The other night I saw a show on HGTV about an American couple looking for a place on the Amalfi coast of Italy. They were accompanied by a friendly local realtor, and the first place he showed them was a tiny place along a busy road that had been painted up a bit for $1.5 million. Yes, dollars. They kept repeating that they wanted their place to be “real Italian”, and they pointed out one fixture that would “have to go” based on its blatantly obvious un-Italian-ness. The Realtor replied that the fixture was indeed from Venice. The town in Italy, not the beach in California.
They asked to see something a bit less expensive, and were shown a 500-year old place that had no electricity or plumbing, and would have made Leatherface himself turn up his nose. I thought the realtor was playing a joke on them, but indeed this was a real property for sale, though he did (appropriately it seemed) call it a “ruin”. Yeah, it was “ruined” all right. It looked like the kind of place you put a plaque up to describe the horrid living conditions that people endured during the time of the black plague, not the kind of place you pick out curtains for. There was a lot of exposed stone, and I’m not talking about some kind of fancy decorator stone. These were pretty much piles of rocks. There was one bathroom outside of the place, although what is a bathroom really if there’s no plumbing? Not to get all snobby, but I think “bathroom” implies some kind of plumbing. Otherwise, I consider it just a really foul-smelling closet.
The house also must be reached by 350 stone steps. Imagine forgetting to lock the door or needing to go back inside for your wallet. Think you might have left the oven on? In a mere 700 steps, you can be sure. They were told that if they picked that house, it would probably take 3 years to make it livable, and any construction materials would need to come up the steps via mule. No, that’s not some fancy name for power equipment like “bobcat”. An actual living and breathing mule. And I’ve heard realtors use the phrase “this house has good bones”, but as the cameras panned around that dump of a “house”, I think I saw a few actual bones. Most likely human. It looked like the house had been occupied by squatters until they finally expired due to lack of food, clean water, or televised football.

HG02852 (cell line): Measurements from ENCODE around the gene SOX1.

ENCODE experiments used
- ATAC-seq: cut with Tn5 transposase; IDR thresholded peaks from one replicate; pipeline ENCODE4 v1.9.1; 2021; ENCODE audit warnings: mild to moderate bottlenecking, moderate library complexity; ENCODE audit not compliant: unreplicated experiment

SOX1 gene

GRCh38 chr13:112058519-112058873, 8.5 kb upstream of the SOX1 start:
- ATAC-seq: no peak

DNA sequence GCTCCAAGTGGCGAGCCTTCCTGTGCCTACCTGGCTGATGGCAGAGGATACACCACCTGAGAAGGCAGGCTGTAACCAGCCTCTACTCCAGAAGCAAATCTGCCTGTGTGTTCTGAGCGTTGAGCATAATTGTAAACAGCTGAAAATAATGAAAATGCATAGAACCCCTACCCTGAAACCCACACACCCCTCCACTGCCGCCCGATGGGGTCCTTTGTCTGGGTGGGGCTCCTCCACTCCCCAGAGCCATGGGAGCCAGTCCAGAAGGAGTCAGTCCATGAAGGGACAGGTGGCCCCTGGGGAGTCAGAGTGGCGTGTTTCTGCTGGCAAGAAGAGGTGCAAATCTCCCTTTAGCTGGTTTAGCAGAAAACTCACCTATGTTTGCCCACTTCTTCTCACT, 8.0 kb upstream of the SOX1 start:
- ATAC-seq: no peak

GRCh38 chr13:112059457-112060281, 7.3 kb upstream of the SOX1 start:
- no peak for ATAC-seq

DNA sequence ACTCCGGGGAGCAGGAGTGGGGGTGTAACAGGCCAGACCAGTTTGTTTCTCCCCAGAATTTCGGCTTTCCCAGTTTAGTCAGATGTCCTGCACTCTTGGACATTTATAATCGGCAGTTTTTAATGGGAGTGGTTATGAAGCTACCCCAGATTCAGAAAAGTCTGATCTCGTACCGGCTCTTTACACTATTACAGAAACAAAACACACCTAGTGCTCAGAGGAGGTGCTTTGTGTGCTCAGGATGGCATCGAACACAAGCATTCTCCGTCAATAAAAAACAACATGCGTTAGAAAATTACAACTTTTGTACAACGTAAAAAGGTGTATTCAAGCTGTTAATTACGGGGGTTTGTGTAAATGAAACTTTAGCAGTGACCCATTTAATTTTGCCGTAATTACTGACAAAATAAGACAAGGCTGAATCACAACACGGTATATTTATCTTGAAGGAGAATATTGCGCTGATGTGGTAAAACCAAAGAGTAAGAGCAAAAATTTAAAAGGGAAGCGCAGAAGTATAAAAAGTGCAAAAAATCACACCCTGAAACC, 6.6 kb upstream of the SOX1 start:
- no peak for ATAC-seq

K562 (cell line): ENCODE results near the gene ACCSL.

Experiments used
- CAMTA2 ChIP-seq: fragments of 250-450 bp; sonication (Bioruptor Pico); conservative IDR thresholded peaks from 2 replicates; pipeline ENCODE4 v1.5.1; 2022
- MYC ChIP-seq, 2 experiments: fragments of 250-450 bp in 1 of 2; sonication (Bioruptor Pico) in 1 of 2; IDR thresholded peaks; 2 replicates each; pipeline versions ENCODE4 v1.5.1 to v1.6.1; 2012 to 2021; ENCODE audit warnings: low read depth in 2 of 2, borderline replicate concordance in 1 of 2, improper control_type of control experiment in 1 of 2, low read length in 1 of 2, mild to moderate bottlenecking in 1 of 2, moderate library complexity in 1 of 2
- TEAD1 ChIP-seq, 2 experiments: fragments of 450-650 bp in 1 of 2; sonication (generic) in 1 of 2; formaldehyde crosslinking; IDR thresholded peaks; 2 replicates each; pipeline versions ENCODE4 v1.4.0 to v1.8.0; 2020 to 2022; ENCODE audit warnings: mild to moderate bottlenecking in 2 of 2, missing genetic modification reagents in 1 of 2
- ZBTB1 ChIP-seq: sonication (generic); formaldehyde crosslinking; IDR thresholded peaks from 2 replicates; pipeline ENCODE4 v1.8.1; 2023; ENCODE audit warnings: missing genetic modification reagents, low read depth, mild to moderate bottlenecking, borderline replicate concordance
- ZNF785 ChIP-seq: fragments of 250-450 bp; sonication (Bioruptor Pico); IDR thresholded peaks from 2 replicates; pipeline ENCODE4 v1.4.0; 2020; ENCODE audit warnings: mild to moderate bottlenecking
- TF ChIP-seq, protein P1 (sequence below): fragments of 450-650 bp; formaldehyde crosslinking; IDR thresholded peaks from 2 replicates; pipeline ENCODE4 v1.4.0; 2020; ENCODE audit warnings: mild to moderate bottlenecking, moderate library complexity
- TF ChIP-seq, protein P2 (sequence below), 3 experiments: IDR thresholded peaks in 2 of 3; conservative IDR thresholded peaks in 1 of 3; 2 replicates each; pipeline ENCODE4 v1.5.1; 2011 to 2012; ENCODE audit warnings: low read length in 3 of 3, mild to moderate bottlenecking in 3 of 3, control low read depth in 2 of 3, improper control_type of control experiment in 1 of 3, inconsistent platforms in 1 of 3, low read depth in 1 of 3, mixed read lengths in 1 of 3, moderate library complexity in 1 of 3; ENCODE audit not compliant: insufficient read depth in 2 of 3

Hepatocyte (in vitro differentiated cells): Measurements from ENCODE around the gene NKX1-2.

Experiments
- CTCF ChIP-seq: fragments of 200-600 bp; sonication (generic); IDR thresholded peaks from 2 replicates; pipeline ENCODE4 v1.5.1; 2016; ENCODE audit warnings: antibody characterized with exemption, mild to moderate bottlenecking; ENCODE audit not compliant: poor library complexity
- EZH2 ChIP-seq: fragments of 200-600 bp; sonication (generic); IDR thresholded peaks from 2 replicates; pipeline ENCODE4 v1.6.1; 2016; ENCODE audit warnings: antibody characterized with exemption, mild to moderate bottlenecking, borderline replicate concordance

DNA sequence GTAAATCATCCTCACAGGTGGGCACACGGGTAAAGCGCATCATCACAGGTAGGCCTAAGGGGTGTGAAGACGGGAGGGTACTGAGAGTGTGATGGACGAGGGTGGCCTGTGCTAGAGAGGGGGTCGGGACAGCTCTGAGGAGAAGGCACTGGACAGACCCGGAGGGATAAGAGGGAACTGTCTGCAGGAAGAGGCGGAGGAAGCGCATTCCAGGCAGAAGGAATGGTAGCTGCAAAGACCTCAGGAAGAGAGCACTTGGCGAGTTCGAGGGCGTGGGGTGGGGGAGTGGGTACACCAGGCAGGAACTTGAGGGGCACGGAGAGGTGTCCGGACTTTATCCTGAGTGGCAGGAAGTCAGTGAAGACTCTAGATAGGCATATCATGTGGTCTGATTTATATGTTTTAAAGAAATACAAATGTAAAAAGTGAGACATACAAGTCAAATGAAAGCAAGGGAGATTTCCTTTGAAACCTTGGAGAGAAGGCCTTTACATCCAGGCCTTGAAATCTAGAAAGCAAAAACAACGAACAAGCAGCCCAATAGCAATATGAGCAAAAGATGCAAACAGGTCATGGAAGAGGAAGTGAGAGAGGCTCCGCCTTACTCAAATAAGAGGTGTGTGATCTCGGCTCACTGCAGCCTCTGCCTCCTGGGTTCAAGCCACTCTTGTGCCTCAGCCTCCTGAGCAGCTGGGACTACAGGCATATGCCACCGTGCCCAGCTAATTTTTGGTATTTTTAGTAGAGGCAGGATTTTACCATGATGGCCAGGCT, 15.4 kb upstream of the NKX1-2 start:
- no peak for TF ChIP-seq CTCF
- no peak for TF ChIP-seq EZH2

The couple ended up picking the pile of stones. I guess it’s always good to save some money to put toward your own renovations and personal touches. So how much was the dump? 750. Seven hundred and fifty dollarinis. Seven hundred and fifty thousand dollars. And these were American dollars, not some Latin American currency where it’s like a million of them for a can of corn. I believe the same footage from this HGTV show was used on Italian TV for a show called “Watch Dumb Americans Buy Crap that No Italians Want”.